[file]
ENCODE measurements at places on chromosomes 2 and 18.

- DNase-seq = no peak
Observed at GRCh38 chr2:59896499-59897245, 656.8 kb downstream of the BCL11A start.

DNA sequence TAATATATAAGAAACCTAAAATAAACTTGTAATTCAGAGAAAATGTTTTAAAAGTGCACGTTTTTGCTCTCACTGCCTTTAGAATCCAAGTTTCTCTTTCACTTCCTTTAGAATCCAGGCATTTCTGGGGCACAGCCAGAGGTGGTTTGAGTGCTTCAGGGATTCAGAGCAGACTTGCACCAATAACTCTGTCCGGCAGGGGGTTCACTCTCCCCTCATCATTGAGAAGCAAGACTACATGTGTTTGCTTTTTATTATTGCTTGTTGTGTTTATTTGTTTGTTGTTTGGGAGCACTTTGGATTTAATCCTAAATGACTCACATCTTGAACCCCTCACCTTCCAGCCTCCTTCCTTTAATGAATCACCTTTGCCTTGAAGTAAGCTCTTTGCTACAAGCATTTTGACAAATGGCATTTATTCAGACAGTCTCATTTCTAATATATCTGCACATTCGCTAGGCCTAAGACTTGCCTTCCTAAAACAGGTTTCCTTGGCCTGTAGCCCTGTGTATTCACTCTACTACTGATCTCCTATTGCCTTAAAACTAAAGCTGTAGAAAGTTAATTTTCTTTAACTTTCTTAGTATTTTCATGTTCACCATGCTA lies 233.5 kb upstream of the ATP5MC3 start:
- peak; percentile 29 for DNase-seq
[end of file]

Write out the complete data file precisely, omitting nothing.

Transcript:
ENCODE measurements at places on chromosomes 2 and 18.

- DNase-seq = no peak
Observed at GRCh38 chr2:59896499-59897245, 656.8 kb downstream of the BCL11A start.

DNA sequence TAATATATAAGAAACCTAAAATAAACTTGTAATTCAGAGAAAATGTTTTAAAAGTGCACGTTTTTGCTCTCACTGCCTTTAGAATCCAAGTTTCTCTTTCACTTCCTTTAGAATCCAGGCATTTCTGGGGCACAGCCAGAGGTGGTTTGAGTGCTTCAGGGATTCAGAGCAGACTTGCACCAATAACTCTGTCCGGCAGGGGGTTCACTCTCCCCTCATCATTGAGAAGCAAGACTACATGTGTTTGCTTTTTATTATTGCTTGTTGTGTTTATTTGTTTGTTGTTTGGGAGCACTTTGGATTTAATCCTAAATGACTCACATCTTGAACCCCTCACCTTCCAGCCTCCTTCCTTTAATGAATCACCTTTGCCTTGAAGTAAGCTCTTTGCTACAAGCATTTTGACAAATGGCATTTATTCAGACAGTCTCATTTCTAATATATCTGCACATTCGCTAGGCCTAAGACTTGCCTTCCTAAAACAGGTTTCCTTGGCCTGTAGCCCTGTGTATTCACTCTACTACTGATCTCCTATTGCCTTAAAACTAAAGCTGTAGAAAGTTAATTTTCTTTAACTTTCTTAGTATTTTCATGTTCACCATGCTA lies 233.5 kb upstream of the ATP5MC3 start:
- peak; percentile 29 for DNase-seq